The American Association of Physics Teachers has given its 2015 Klopsteg Memorial Lecture Award to Vanderbilt’s David A. Weintraub, professor of astronomy. The award recognizes educators who have made notable and creative contributions to the teaching of physics. The lecture and award will be presented during the AAPT Summer Meeting in College Park, Maryland.
“I am honored to receive this award, especially as it’s bestowed by an organization of physics teachers who understands the importance of conveying the joy of doing science to the next generation of scientists,” Weintraub said. “While I consider the work I do in generating new knowledge as an astronomer important, so too is my work in communicating the importance and the meaning of scientific discoveries to the public. The latter work is critical for the future of science, as this activity is how the excitement of scientific discovery stimulates the birth of the next generation of scientists and engineers.”
For the past nine years, Weintraub has served as director of the Communication of Science and Technology program at Vanderbilt. He leads an extremely successful undergraduate program designed to teach students to present scientific ideas in an accessible way to the general public.
Weintraub’s own research area is the study of debris disks around stars, but he also has a deep interest in the impact of science on human society. He has taught an honors seminar on “The Tangled Web of Astronomy and Religion,” covering such topics as cosmology and the trial of Galileo. He regularly teaches a related course, “Theories of the Universe,” which explores the overlap between astronomy, religion and philosophy throughout the ages. Another illustration of his wide-ranging intellectual interests is his seminar on “Black Holes and Science Fiction.”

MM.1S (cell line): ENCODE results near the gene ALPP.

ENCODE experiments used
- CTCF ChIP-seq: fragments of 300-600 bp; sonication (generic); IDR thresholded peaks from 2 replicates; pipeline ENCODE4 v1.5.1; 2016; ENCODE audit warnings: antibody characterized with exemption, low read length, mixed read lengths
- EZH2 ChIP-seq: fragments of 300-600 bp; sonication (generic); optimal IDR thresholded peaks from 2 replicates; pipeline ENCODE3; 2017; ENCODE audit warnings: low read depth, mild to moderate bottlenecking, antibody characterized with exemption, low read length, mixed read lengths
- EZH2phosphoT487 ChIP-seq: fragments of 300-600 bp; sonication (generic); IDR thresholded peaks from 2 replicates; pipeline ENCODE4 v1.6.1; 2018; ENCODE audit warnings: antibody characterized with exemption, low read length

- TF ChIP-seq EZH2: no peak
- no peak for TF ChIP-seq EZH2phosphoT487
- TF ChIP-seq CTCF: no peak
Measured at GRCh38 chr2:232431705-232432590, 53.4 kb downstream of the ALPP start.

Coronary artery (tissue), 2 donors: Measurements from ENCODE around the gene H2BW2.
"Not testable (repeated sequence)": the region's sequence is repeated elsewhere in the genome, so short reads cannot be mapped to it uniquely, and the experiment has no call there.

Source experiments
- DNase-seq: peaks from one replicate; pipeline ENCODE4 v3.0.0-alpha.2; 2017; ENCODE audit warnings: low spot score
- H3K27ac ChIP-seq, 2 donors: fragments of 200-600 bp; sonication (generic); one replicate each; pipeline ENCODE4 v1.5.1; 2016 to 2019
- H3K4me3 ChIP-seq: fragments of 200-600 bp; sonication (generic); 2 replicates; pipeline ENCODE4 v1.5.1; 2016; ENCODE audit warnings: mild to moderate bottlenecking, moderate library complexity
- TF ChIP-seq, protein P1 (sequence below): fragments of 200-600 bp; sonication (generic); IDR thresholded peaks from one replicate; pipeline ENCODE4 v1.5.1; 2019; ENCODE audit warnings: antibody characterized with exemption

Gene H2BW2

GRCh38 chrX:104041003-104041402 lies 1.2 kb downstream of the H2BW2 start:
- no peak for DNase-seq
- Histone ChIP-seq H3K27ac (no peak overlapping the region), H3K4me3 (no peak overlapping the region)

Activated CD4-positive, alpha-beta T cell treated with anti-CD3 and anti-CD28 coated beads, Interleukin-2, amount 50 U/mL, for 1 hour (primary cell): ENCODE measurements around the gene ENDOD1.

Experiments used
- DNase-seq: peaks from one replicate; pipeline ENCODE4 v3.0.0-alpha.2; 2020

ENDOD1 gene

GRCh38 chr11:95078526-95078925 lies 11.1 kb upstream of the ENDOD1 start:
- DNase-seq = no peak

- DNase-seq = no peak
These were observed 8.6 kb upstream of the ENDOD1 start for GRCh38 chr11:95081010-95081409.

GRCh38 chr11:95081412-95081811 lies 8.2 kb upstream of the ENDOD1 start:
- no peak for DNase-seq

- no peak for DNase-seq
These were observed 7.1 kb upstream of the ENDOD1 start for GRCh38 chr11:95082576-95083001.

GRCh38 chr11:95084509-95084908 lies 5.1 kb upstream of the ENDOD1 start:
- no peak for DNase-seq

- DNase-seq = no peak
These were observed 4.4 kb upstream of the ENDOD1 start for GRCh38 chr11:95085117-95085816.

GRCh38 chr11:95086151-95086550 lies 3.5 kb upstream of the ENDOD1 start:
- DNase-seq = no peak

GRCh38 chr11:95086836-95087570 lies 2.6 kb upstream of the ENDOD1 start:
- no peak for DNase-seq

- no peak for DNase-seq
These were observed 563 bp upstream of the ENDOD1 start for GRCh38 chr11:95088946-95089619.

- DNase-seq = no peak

He is the author of three popular astronomy books: Is Pluto a Planet? (Princeton University Press, 2006), How Old is the Universe? (Princeton University Press, 2011) and Religions and Extraterrestrial Life: How Will We Deal With It? (Springer Praxis Books, 2014). All three successfully convey the excitement of astronomy to the general public. He has presented numerous public lectures in connection with these books.
Weintraub earned his B.S. at Yale and both his M.S. and Ph.D. from the University of California–Los Angeles. He was a postdoctoral research associate at the University of Florida before joining the astronomy faculty at Vanderbilt in 1991.
About the award
Established in 1990, the Klopsteg Memorial Lecture Award is given to a notable physicist in memory of Paul Klopsteg. The award’s recipient is asked to make a major presentation suitable for non-specialists at an AAPT Summer Meeting on a topic of current significance. Past winners include Neil deGrasse Tyson, director of the American Museum of Natural History’s Hayden Planetarium, in 2007; and Vanderbilt’s Robert Scherrer, professor of physics, in 2010.